Answer #8 | 23/07 2014 17:09
Agreed.
Answer #9 | 23/07 2014 17:00
Agree. Christianity is an American thing, Islam is mostly Arabic, etc. There may be out-liers, like people who leave one religion for another, but it is mostly based on what your parents taught you, and therefore is based upon whatever religious culture your country has inherited the most of.
Answer #10 | 23/07 2014 17:02
Agree.
Answer #11 | 23/07 2014 17:00
Originally, yes. But now with the spread of information, it's more personal preference, in the first world at least.
Answer #12 | 23/07 2014 16:59
It's mostly a function of geographical position of the person at birth.
Answer #13 | 23/07 2014 17:09
Nothing affects your life more than who your parents are and where you were born. Free will my hind end....
Answer #14 | 23/07 2014 17:54
Totally agree But wait.. Where do Satanists fit?
Answer #15 | 23/07 2014 17:02
For the most part yeah.
Answer #16 | 23/07 2014 16:57
disagree
Answer #17 | 24/07 2014 00:00
Agree. Christianity is an American thing, Islam is mostly Arabic, etc. There may be out-liers, like people who leave one religion for another, but it is mostly based on what your parents taught you, and therefore is based upon whatever religious culture your country has inherited the most of.
Answer #18 | 24/07 2014 00:15
To a large extent, yes. But not solely.
Answer #19 | 24/07 2014 00:13
It can be yes, people often adapt the belief system of their ancestors. Doesn't have to be though that's why we have such a diverse world. People see mistakes in the old beliefs and search to find the correct understanding and then of course they change. Unless they live in a country so strict that to change your beliefs would mean your death.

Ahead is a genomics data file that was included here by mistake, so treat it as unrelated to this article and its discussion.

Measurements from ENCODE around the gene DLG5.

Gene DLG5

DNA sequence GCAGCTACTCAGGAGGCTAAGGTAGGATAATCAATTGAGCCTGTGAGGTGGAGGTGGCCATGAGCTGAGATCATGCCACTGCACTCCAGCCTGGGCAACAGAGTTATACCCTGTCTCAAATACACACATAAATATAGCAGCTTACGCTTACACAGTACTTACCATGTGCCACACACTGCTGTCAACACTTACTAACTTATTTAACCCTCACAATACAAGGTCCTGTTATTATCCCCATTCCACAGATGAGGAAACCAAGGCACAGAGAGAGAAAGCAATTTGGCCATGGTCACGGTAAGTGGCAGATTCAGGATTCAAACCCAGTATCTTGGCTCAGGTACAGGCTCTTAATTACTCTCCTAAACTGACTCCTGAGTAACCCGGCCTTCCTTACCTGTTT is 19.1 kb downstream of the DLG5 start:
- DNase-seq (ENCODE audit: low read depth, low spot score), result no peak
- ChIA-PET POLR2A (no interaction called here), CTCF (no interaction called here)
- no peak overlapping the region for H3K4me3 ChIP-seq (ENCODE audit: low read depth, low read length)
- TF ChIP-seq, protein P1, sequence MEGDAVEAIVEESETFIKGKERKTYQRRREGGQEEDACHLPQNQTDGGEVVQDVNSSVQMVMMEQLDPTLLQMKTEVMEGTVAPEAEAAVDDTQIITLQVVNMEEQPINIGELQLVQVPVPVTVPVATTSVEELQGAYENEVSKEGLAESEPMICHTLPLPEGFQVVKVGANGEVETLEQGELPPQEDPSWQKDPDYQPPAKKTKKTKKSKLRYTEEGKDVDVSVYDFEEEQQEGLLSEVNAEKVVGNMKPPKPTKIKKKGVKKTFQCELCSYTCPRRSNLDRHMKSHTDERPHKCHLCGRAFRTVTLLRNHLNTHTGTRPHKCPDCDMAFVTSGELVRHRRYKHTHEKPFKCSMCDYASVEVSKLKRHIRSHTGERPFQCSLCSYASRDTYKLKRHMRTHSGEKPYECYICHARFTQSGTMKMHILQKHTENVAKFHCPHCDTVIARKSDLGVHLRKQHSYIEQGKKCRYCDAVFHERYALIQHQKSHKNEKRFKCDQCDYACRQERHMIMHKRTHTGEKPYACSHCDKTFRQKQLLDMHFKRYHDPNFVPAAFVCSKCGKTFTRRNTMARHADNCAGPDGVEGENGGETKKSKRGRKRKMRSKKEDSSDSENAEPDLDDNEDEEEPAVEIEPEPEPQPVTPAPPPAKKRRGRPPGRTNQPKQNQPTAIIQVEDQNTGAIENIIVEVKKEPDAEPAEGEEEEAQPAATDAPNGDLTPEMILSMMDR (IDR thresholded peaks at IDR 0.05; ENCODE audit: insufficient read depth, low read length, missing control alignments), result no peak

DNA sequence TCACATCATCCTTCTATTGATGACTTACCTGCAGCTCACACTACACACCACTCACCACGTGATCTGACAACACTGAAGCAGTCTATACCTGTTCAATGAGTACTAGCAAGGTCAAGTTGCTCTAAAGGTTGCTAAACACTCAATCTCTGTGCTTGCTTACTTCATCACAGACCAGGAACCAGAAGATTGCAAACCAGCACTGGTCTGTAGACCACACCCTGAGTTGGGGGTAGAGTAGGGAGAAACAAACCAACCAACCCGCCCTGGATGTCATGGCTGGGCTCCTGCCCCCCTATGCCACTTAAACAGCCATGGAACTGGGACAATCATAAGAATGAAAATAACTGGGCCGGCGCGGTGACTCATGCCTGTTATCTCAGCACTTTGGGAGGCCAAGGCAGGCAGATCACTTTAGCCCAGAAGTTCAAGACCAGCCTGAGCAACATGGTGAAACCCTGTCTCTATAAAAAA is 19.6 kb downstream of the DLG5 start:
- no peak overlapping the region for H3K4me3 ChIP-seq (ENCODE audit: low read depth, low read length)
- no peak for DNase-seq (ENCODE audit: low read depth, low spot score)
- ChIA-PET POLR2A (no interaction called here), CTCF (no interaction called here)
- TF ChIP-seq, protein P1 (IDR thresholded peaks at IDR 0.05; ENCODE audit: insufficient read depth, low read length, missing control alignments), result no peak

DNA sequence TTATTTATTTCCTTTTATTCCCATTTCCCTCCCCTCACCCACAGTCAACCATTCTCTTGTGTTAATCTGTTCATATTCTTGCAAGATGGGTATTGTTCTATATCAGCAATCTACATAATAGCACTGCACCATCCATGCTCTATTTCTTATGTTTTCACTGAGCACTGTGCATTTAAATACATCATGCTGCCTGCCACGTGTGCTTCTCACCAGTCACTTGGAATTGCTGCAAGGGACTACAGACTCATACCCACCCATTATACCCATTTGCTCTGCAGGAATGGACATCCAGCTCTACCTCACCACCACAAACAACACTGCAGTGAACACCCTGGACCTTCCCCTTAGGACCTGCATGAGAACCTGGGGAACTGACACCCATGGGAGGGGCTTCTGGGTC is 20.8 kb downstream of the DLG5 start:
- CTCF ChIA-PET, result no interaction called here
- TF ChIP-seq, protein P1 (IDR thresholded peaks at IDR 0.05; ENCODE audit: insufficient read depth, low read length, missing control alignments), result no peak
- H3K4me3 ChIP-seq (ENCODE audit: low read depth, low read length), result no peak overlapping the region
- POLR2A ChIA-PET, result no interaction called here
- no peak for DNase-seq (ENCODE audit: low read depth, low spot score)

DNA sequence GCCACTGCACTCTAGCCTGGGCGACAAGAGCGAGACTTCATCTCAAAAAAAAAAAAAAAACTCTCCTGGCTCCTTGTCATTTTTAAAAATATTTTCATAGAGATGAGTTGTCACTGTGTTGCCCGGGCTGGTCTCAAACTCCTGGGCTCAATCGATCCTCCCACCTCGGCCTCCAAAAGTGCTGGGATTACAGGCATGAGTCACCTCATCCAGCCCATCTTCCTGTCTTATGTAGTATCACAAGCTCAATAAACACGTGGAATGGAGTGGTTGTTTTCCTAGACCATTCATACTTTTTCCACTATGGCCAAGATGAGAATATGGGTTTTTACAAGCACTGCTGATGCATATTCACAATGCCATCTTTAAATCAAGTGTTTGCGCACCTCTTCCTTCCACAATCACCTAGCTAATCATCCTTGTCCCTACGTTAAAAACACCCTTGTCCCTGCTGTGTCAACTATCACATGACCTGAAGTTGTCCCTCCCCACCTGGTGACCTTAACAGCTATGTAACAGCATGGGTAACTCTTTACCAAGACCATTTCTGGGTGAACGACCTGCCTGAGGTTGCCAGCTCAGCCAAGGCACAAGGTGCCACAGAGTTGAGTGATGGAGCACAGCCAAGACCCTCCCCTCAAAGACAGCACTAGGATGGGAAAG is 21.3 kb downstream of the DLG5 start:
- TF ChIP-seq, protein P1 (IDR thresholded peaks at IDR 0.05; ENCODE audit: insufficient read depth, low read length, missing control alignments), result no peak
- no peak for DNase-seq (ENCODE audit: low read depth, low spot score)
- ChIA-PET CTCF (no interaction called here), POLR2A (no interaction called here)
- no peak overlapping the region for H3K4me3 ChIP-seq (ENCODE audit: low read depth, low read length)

Answer #20 | 24/07 2014 00:07
Disagree, there are Christians all over the world. Missionaries travel through out the whole world. Islam is mainly in the Middle East and North Africa. Christianity is dominant in North America, South America, Europe, Australia, Russia, and some parts of Asia. The only places where it isn't dominant are North Africa, Middle East, and Asia(not Russia though) You don't believe me, please comment on what is wrong with my statement.
Answer #21 | 23/07 2014 23:57
disagree
Answer #22 | 24/07 2014 00:08
i disagree any one can choose any religion they want
Answer #23 | 24/07 2014 00:54
Totally agree But wait.. Where do Satanists fit?
Answer #24 | 24/07 2014 00:02
For the most part yeah.
Answer #25 | 24/07 2014 00:09
Agreed.
Answer #26 | 24/07 2014 00:00
Originally, yes. But now with the spread of information, it's more personal preference, in the first world at least.
Answer #27 | 24/07 2014 00:02
Agree.
Answer #28 | 23/07 2014 23:59
It's mostly a function of geographical position of the person at birth.
Answer #29 | 24/07 2014 00:09
Nothing affects your life more than who your parents are and where you were born. Free will my hind end....
Answer #30 | 24/07 2014 00:11
Agree.